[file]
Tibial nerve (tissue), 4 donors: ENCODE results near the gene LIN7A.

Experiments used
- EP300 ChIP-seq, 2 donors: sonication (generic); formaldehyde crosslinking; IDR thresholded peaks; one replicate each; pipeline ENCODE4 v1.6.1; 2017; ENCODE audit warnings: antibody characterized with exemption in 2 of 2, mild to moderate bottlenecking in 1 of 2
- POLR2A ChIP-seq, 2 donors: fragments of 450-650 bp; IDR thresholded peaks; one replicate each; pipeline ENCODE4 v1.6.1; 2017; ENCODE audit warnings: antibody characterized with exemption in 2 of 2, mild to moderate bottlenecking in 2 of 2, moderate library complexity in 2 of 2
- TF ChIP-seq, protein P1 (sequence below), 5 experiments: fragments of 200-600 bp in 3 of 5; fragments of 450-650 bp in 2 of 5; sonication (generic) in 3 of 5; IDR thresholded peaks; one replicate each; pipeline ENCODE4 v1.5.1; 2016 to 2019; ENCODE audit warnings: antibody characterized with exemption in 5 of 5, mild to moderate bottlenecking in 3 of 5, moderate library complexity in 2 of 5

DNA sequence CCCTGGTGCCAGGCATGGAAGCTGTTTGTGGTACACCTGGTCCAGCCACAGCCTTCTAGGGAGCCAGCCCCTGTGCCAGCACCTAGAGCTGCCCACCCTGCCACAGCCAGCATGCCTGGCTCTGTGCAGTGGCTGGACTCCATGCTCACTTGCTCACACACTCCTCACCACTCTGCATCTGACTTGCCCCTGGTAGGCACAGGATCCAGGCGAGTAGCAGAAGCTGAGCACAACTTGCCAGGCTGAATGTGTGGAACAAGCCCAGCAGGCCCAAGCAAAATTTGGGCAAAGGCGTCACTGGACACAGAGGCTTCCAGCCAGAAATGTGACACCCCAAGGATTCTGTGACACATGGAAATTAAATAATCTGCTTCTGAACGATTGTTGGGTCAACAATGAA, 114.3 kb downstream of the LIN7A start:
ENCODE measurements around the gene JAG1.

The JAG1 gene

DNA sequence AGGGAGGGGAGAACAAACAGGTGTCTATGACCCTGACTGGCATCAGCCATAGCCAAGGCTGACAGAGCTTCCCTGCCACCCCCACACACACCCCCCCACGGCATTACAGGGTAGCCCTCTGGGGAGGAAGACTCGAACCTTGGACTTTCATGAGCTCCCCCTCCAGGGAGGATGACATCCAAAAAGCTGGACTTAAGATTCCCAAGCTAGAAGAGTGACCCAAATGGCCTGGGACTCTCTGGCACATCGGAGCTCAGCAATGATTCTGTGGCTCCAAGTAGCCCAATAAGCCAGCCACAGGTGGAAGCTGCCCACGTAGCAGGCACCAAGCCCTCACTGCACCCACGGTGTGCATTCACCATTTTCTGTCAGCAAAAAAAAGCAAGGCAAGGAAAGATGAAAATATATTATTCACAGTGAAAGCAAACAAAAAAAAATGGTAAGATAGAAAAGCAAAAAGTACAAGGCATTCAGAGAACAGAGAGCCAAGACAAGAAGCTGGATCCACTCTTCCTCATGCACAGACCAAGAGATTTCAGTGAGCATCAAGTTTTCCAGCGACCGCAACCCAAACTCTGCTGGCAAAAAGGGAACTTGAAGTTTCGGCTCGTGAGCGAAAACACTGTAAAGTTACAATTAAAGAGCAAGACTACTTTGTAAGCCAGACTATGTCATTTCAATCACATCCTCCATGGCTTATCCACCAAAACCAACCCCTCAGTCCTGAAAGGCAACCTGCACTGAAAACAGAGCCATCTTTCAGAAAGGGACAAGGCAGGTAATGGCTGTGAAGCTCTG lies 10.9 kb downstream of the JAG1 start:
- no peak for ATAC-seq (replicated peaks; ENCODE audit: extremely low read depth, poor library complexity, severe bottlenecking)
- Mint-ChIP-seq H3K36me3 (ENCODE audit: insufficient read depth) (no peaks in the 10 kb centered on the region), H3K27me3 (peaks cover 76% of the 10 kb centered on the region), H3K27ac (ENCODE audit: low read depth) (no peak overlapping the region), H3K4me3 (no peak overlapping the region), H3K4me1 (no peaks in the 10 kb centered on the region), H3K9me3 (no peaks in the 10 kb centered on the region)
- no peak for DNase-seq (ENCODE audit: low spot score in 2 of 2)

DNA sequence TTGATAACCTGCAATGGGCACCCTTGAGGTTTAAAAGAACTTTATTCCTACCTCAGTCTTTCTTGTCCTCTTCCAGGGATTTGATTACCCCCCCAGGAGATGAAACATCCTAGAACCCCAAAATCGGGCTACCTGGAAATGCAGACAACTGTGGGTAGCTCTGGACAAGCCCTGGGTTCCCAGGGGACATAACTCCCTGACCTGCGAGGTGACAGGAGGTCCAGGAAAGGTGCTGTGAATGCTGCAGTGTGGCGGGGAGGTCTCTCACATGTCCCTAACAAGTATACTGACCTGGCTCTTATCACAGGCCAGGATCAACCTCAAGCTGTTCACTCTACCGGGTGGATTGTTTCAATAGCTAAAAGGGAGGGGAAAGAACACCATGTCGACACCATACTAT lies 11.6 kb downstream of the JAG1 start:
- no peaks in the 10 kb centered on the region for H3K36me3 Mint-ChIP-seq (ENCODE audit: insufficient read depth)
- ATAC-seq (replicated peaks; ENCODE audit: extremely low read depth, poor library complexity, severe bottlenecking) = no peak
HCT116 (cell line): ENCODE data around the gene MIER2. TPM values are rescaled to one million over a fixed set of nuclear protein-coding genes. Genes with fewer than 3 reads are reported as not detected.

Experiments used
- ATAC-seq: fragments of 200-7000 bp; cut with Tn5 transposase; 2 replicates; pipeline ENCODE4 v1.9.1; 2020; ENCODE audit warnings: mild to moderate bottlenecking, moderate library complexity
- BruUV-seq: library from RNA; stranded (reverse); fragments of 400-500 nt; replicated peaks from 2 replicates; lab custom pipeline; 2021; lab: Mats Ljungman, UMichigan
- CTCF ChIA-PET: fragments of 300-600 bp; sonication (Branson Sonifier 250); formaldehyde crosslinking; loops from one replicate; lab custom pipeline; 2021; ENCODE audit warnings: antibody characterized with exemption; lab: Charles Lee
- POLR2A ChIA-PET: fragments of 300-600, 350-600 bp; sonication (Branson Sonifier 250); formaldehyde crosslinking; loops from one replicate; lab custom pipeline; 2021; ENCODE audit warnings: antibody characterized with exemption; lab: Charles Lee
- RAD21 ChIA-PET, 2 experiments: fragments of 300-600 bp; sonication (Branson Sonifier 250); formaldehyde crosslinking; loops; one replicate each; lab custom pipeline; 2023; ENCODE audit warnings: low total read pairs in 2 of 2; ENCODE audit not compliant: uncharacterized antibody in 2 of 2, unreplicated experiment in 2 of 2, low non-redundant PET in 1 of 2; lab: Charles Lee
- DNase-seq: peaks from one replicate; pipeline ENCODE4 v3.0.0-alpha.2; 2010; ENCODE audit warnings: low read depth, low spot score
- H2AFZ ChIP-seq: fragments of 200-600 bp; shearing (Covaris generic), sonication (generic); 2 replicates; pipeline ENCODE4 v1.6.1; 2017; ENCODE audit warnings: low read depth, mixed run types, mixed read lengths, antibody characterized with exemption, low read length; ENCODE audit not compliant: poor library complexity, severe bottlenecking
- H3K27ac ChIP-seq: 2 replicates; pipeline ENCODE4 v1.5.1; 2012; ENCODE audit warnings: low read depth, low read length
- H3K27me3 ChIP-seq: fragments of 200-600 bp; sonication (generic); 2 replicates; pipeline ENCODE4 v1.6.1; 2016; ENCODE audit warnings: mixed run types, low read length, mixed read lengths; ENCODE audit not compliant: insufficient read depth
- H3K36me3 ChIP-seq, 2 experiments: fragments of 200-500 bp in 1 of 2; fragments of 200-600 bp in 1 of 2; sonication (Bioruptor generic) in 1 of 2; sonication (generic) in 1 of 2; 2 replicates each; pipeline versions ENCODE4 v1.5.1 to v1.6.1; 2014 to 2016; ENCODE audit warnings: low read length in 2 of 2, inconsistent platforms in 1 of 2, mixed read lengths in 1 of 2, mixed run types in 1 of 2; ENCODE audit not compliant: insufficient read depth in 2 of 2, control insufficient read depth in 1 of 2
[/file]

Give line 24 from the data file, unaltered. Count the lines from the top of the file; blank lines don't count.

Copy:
- H2AFZ ChIP-seq: fragments of 200-600 bp; shearing (Covaris generic), sonication (generic); 2 replicates; pipeline ENCODE4 v1.6.1; 2017; ENCODE audit warnings: low read depth, mixed run types, mixed read lengths, antibody characterized with exemption, low read length; ENCODE audit not compliant: poor library complexity, severe bottlenecking